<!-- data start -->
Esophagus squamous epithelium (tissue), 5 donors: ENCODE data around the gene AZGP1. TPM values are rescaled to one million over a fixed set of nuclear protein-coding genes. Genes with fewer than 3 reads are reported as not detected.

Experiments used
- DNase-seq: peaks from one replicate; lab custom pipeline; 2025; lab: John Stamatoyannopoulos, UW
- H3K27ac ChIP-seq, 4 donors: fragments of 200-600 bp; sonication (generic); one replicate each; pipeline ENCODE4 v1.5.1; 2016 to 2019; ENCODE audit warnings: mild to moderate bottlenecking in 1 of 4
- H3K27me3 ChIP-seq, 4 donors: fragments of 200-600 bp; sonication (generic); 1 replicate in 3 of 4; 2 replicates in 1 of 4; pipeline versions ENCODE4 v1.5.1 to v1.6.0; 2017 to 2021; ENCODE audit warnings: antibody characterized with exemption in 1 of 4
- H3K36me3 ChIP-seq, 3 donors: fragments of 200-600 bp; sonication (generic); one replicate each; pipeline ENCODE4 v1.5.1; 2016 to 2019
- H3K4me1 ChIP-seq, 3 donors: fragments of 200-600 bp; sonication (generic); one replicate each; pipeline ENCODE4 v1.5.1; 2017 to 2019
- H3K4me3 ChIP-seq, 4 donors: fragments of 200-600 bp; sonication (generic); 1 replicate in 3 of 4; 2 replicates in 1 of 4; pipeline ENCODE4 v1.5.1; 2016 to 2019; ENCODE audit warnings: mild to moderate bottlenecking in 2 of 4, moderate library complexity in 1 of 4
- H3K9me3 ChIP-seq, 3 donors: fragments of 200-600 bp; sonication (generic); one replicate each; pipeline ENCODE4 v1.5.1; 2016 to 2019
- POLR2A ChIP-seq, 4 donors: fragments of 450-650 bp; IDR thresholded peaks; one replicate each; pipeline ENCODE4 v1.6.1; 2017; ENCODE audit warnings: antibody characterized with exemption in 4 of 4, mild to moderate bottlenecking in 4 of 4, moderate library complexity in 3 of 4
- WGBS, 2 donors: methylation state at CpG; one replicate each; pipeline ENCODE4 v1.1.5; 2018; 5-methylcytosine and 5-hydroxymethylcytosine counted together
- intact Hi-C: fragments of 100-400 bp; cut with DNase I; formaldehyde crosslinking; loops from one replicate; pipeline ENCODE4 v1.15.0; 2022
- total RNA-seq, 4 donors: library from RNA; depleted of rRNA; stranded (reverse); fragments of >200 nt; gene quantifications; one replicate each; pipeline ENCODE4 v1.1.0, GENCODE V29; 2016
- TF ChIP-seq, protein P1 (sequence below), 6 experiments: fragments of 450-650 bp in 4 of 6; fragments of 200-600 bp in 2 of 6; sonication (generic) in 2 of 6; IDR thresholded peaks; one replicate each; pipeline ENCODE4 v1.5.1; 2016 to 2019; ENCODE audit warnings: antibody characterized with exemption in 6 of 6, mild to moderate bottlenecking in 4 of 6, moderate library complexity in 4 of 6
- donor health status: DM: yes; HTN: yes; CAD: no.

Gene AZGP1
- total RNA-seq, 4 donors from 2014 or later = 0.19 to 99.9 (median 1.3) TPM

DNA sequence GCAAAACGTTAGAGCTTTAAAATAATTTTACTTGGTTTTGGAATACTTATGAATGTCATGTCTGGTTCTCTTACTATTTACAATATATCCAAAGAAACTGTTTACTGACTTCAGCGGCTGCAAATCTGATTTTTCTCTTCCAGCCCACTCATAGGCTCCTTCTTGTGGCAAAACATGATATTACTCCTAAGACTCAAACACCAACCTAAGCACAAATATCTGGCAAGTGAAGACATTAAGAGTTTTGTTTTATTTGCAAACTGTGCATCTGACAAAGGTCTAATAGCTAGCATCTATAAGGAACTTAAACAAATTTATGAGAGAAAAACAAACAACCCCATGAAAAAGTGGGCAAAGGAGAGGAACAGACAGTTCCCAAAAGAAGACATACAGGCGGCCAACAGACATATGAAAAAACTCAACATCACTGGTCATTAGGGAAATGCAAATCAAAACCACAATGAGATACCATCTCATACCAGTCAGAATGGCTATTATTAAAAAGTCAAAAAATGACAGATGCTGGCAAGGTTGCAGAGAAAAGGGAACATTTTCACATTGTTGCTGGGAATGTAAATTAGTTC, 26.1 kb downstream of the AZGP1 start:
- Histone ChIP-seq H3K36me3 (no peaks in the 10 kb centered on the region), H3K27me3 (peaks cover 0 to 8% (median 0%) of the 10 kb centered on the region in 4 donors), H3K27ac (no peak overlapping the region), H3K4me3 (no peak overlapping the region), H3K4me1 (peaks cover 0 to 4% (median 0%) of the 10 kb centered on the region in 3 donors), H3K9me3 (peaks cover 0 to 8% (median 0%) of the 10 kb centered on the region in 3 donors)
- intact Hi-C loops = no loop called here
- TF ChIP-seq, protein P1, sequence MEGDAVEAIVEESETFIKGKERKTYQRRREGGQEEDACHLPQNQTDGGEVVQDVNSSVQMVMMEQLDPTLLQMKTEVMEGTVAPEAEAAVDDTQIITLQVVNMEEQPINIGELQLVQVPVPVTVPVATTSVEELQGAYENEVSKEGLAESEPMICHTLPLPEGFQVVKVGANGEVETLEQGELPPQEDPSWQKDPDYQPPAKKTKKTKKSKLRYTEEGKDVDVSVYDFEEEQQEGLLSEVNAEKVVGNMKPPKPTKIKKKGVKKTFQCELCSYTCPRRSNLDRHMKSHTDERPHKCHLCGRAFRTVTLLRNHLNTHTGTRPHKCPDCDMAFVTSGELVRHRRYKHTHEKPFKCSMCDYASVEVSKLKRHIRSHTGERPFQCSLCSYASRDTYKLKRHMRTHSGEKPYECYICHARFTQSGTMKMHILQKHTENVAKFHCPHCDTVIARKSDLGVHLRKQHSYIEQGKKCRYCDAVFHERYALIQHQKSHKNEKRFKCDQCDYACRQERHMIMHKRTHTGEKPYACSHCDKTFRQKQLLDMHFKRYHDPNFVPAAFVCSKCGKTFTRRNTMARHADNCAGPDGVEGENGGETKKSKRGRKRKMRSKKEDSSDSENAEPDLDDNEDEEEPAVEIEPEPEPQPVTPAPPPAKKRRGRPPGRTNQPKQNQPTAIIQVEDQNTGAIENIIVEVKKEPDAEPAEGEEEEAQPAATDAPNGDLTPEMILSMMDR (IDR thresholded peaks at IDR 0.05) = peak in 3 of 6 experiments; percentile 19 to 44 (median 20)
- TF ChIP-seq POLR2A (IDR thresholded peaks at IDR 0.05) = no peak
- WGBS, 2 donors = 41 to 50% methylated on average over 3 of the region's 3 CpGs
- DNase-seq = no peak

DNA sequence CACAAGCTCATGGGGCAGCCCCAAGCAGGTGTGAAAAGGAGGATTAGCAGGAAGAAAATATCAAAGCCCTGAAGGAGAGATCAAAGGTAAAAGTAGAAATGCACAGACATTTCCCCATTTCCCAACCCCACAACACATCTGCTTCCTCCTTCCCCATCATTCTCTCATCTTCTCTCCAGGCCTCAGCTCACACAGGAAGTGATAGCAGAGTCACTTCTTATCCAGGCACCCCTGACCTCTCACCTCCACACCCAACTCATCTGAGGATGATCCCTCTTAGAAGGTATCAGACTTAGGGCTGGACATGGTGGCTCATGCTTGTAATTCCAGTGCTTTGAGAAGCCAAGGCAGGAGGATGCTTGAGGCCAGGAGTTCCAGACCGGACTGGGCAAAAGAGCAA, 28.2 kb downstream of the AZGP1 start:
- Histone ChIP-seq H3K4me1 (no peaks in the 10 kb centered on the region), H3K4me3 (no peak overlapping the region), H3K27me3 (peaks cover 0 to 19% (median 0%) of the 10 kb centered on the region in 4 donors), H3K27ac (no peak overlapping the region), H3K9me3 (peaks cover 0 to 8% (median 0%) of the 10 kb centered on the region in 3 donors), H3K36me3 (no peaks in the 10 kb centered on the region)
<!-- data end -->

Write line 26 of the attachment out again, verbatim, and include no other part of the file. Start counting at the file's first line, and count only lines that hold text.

- Histone ChIP-seq H3K4me1 (no peaks in the 10 kb centered on the region), H3K4me3 (no peak overlapping the region), H3K27me3 (peaks cover 0 to 19% (median 0%) of the 10 kb centered on the region in 4 donors), H3K27ac (no peak overlapping the region), H3K9me3 (peaks cover 0 to 8% (median 0%) of the 10 kb centered on the region in 3 donors), H3K36me3 (no peaks in the 10 kb centered on the region)